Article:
All of us send heart-felt condolences to those suffering after “The 1,000-Year Flood.” Accurate or not, that phrase describes the profound damage to people and property in South Carolina. Regular home insurance does not cover flooding; one must purchase that separately, and most people don’t. Government property is self-insured: the legislature decides whether to repair, replace, or neglect damaged infrastructure.
For much of the infrastructure damaged this month – roads, bridges, and dams – the choice our state government has been making for several years now is the path of least resistance: neglect. Now there is talk of calling the legislature back into session, to do something about the crisis. As the legislative session last ran out, most of us remember quite vividly the issue keeping them in Columbia an extra week: removing the Confederate Battle Flag from the state house grounds. But most people probably have forgotten that just a week or two earlier the legislature was locked in a debate on how, or even whether, to fund our huge backlog of infrastructure repairs – roads, bridges, and dams. They ultimately decided … not to decide at all. No bill was passed. No money was allocated beyond emergency maintenance. The choice made as to whether to repair, to replace, or to neglect our infrastructure was, once again, to neglect it.
We have to maintain South Carolina infrastructure. Our crumbling highways are presently funded almost entirely by the highway fuel tax, which has been stuck at 16.75 cents a gallon since the 1980s. With all the recent rain, our chickens have come home to roost. We need to repair the collapsed roads, bridges, and dams, and we need to start now. But we need to pay for that. The question is: how?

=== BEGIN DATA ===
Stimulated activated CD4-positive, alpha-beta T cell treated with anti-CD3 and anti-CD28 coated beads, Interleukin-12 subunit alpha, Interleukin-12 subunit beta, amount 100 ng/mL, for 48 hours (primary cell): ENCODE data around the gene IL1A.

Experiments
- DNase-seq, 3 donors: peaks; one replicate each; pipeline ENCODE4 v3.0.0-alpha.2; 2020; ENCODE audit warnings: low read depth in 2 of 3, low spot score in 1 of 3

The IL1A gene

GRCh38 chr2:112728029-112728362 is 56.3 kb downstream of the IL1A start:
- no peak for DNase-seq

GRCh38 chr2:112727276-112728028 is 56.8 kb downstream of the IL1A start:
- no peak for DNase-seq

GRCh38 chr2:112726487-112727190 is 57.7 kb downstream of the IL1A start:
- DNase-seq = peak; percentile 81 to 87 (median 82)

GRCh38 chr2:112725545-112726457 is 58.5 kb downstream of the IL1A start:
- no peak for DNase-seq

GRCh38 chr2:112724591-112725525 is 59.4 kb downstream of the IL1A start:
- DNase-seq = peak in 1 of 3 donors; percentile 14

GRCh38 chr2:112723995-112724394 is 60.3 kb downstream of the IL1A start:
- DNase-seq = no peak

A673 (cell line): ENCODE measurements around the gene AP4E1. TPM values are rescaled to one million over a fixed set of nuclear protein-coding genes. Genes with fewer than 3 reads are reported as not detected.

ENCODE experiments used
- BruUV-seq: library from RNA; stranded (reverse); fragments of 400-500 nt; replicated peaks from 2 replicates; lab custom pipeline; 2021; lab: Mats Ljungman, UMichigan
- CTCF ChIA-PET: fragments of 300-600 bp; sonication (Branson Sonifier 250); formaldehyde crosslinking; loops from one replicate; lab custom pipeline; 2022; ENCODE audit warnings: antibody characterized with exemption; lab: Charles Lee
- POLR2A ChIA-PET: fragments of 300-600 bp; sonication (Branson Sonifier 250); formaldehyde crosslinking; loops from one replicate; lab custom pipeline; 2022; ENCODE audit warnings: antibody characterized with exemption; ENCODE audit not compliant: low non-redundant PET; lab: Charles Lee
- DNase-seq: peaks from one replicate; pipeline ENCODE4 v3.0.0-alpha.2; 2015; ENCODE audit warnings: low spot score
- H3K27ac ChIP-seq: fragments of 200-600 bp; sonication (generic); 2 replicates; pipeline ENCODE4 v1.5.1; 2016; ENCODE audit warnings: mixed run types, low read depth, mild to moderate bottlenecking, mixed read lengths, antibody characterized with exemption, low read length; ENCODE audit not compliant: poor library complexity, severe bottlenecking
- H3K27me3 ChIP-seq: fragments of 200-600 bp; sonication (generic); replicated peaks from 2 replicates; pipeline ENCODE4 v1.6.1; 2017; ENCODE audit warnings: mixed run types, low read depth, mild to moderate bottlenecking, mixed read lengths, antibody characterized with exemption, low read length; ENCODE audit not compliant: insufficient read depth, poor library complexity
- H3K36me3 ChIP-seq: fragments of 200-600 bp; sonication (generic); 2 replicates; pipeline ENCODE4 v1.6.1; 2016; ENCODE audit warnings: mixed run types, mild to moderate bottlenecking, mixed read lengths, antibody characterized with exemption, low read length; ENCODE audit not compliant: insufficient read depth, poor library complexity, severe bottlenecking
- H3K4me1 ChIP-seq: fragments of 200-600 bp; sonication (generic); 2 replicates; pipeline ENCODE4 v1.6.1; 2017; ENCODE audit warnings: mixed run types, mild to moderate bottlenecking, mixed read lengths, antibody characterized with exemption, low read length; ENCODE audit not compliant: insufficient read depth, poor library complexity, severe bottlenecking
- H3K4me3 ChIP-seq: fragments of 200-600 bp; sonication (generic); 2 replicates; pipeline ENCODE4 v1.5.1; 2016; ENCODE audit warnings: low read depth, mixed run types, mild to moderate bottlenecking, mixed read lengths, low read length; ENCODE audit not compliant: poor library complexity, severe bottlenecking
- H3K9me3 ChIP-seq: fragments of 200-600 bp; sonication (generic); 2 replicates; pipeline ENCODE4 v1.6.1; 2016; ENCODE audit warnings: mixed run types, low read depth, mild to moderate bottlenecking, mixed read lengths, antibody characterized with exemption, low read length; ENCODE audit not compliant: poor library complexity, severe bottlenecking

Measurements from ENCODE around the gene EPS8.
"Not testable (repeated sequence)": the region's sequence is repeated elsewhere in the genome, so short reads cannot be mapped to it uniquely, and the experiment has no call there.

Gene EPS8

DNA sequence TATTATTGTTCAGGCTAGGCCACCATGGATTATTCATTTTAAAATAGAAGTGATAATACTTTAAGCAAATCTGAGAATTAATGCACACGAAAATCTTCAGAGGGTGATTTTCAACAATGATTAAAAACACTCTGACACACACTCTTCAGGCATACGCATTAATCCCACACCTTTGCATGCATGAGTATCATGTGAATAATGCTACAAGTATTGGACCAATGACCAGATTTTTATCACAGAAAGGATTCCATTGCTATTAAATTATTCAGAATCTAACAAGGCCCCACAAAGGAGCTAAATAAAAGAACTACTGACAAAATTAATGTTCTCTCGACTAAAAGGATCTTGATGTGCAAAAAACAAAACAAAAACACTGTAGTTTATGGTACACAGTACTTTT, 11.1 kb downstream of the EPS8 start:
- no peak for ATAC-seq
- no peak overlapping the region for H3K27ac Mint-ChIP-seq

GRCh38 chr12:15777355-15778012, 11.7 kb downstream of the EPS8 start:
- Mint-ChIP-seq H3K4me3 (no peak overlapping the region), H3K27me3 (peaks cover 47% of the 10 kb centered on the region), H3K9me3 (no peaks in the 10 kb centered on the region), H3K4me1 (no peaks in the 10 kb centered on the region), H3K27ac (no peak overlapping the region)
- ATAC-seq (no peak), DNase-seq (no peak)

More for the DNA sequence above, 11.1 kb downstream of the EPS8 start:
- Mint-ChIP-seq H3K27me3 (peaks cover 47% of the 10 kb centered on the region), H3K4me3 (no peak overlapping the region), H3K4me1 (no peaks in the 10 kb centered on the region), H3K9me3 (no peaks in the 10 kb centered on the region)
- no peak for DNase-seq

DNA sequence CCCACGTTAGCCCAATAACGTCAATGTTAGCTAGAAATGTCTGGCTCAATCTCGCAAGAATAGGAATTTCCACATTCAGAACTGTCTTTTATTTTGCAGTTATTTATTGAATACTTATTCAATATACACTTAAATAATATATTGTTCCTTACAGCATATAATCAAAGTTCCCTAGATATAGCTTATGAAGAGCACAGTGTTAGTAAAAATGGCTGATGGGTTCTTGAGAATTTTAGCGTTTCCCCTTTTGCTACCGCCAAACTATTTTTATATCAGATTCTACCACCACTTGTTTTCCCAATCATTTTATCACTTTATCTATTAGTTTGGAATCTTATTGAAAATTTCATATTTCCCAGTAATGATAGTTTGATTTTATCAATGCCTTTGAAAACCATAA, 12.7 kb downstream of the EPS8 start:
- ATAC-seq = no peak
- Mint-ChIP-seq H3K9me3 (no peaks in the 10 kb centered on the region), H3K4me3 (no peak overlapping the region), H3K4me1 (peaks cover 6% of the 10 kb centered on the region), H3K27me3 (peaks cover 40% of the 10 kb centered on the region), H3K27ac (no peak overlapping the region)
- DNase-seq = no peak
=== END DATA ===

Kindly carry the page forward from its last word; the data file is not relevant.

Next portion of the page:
Some are saying, let’s ask for federal aid. After all, federal aid was granted to New Jersey, New York, and other nearby states after Super Storm Sandy. And our South Carolina congressional delegation voted in favor of that aid, right? Actually, wrong. Senator Scott and all six of our Republican congressmen voted to deny aid to Sandy victims; that should be left to the states, they said. Federal assistance was passed by a majority that did not include the South Carolina delegation, now themselves asking for federal help. They are not likely to get a friendly reception – assuming that the dysfunctional House of Representatives and Senate are capable of passing anything at all this session. We shouldn’t count too heavily on federal aid, not this year.
Choices are going to be required right here in South Carolina. Should we approve a bond issue and borrow money, leaving it for the next generation (or at least the next generation of state legislators) to pay back later? Many voters find that anathema. Should we instead divert money from … someplace else? I doubt that any of the “someplace else” constituencies would favor that; certainly the biggest of these, public education, cannot afford the bill. Should we raise taxes? Our legislators hate that.
But we need to do exactly that, to raise and then index the road tax and to make our state income tax rate more progressive. A “flat tax” sounds nice, but you can’t fund much by raising taxes on people with little money. This truly is a case of our getting what we pay for or, more exactly, our not getting what we don’t pay for. The choice is ours. Let’s bite the bullet, and fix our state finances. Let’s start by funding our roads, bridges, and dams.